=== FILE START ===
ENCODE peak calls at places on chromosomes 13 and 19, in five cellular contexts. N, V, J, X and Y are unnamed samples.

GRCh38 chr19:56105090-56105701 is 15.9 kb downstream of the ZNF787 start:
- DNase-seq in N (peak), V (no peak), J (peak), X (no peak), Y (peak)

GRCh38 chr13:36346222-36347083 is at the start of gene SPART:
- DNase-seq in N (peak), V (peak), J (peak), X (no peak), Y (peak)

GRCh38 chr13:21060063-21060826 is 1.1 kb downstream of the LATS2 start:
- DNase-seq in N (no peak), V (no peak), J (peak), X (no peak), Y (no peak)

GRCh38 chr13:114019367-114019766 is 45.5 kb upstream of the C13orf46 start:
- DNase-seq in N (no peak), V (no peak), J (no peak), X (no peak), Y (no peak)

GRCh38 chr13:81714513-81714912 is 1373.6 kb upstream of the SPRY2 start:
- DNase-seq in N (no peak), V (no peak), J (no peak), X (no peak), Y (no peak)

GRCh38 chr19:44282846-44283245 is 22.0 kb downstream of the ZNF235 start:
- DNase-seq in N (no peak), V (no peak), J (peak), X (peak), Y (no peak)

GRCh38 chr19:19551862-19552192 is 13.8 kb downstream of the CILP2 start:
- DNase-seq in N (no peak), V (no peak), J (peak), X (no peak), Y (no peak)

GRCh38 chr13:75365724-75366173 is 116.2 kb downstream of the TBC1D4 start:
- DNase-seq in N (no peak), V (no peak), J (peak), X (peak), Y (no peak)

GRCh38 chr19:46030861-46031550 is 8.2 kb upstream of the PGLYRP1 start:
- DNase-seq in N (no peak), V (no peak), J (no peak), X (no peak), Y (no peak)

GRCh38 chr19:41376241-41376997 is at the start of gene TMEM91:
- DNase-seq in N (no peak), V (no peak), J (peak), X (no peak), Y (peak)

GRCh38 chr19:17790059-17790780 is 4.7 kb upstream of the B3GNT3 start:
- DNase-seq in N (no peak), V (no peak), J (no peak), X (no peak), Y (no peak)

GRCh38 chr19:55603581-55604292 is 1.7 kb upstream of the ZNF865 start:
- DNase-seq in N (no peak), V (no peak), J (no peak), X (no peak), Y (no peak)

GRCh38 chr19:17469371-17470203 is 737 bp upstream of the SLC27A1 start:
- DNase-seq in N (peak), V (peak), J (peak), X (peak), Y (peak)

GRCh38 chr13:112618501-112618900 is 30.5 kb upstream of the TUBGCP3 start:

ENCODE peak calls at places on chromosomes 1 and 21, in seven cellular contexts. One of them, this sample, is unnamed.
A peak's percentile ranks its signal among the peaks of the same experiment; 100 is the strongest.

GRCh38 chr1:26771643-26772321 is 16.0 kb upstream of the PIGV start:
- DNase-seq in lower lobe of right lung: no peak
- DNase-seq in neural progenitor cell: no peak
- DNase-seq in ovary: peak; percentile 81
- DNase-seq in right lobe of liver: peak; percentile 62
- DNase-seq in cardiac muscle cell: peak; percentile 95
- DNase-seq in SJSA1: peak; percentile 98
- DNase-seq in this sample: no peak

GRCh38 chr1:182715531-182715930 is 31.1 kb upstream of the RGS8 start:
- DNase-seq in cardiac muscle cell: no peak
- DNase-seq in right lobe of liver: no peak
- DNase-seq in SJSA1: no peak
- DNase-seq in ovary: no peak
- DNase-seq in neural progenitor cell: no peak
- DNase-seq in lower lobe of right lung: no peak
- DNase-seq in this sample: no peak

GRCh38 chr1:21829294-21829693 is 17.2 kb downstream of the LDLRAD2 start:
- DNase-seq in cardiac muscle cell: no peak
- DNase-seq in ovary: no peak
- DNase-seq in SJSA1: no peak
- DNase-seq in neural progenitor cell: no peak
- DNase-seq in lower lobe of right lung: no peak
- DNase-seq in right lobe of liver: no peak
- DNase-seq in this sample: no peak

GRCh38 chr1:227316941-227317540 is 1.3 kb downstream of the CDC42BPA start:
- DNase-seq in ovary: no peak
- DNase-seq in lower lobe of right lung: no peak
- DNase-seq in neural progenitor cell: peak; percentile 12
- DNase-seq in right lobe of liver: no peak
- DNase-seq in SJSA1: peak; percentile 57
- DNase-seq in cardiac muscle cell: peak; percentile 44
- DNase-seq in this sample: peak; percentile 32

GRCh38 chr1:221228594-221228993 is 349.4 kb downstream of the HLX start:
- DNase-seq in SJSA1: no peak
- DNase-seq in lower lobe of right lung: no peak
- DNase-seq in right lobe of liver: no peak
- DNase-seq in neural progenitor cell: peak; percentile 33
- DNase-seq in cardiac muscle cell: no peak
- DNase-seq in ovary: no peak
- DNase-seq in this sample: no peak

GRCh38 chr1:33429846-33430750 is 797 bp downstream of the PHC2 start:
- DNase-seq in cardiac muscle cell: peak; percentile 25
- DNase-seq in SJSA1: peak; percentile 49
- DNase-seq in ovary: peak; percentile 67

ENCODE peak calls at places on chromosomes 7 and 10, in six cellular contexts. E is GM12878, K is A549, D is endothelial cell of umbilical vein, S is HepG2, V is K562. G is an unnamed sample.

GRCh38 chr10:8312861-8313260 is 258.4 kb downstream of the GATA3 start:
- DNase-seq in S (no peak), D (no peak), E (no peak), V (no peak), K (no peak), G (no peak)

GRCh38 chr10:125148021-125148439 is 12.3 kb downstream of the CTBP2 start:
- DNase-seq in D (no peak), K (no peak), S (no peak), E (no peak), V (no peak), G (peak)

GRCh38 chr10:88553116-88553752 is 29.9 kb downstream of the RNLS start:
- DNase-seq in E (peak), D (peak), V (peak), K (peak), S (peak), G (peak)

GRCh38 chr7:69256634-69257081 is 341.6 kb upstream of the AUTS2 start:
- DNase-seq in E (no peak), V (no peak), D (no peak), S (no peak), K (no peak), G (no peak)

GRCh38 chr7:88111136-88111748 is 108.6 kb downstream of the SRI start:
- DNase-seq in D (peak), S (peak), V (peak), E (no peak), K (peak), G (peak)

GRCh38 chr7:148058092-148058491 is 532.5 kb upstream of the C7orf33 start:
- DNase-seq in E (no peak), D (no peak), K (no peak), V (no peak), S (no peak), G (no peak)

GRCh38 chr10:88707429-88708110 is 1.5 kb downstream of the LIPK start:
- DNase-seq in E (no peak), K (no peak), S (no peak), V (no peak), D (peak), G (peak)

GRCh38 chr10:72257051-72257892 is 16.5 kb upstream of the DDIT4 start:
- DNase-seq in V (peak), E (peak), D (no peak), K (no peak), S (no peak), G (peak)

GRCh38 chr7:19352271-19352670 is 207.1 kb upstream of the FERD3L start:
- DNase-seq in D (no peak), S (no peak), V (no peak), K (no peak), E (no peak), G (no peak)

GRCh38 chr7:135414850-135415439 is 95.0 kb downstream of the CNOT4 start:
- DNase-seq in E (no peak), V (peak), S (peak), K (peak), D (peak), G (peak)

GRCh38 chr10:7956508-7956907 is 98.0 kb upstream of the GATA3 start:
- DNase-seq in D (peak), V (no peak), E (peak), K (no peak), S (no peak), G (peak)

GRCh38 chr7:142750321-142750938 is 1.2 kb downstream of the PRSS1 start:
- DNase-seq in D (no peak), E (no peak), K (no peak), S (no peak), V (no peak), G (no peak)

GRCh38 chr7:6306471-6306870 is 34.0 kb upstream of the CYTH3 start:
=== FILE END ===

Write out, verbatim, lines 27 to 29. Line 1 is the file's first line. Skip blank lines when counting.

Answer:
- DNase-seq in N (peak), V (peak), J (peak), X (peak), Y (peak)

GRCh38 chr13:112618501-112618900 is 30.5 kb upstream of the TUBGCP3 start:

ENCODE peak calls at places on chromosomes 1 and 21, in seven cellular contexts. One of them, this sample, is unnamed.